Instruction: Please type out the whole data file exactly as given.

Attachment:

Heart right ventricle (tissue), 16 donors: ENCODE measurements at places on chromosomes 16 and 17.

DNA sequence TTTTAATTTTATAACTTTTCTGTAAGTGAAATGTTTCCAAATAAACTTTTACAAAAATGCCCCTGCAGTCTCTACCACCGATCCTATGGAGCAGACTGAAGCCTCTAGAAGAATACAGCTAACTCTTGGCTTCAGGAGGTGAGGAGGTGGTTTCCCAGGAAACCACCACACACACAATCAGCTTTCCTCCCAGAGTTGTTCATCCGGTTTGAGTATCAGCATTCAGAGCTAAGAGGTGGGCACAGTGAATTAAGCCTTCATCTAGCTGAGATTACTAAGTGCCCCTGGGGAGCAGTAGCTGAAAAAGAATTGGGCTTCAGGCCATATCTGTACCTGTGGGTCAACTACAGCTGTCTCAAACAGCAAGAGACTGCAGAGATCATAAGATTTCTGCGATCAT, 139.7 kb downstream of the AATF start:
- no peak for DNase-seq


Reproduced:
Heart right ventricle (tissue), 16 donors: ENCODE measurements at places on chromosomes 16 and 17.

DNA sequence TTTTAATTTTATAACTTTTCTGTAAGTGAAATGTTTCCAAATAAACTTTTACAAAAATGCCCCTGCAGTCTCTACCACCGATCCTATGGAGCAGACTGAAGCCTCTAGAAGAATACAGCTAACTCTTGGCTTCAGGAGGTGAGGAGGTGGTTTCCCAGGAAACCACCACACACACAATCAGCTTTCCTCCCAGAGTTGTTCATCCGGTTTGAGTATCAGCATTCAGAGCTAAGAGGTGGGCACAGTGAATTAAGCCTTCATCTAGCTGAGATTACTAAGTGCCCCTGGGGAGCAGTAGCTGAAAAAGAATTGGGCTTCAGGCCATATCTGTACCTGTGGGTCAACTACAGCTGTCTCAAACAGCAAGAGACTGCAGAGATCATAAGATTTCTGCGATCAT, 139.7 kb downstream of the AATF start:
- no peak for DNase-seq